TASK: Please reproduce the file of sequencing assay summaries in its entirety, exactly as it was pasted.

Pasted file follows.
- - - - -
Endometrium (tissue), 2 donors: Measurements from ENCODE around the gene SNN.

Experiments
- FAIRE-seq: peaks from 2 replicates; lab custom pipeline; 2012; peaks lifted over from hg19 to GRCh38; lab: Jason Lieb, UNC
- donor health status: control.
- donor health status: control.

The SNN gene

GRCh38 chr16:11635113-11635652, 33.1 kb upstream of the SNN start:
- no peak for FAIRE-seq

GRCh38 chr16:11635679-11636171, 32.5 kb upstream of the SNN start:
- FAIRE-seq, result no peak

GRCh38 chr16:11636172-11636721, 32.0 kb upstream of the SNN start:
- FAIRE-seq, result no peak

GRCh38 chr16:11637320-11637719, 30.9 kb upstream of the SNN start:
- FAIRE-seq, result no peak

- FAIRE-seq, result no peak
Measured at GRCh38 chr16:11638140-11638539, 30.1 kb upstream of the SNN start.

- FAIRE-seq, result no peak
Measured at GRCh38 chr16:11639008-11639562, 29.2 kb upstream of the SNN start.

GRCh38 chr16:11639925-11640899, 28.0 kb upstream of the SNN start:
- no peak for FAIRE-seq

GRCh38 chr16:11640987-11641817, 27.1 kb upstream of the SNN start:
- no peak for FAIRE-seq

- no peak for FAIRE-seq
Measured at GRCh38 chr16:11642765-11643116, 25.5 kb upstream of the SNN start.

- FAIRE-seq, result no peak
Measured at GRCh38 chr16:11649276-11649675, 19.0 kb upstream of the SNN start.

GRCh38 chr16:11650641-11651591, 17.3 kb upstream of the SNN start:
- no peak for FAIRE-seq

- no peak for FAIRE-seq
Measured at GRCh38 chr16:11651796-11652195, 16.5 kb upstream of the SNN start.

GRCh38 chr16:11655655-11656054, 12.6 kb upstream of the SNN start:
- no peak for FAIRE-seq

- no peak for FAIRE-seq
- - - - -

Endometrium (tissue), 2 donors: Measurements from ENCODE around the gene SNN.

Experiments
- FAIRE-seq: peaks from 2 replicates; lab custom pipeline; 2012; peaks lifted over from hg19 to GRCh38; lab: Jason Lieb, UNC
- donor health status: control.
- donor health status: control.

The SNN gene

GRCh38 chr16:11635113-11635652, 33.1 kb upstream of the SNN start:
- no peak for FAIRE-seq

GRCh38 chr16:11635679-11636171, 32.5 kb upstream of the SNN start:
- FAIRE-seq, result no peak

GRCh38 chr16:11636172-11636721, 32.0 kb upstream of the SNN start:
- FAIRE-seq, result no peak

GRCh38 chr16:11637320-11637719, 30.9 kb upstream of the SNN start:
- FAIRE-seq, result no peak

- FAIRE-seq, result no peak
Measured at GRCh38 chr16:11638140-11638539, 30.1 kb upstream of the SNN start.

- FAIRE-seq, result no peak
Measured at GRCh38 chr16:11639008-11639562, 29.2 kb upstream of the SNN start.

GRCh38 chr16:11639925-11640899, 28.0 kb upstream of the SNN start:
- no peak for FAIRE-seq

GRCh38 chr16:11640987-11641817, 27.1 kb upstream of the SNN start:
- no peak for FAIRE-seq

- no peak for FAIRE-seq
Measured at GRCh38 chr16:11642765-11643116, 25.5 kb upstream of the SNN start.

- FAIRE-seq, result no peak
Measured at GRCh38 chr16:11649276-11649675, 19.0 kb upstream of the SNN start.

GRCh38 chr16:11650641-11651591, 17.3 kb upstream of the SNN start:
- no peak for FAIRE-seq

- no peak for FAIRE-seq
Measured at GRCh38 chr16:11651796-11652195, 16.5 kb upstream of the SNN start.

GRCh38 chr16:11655655-11656054, 12.6 kb upstream of the SNN start:
- no peak for FAIRE-seq

- no peak for FAIRE-seq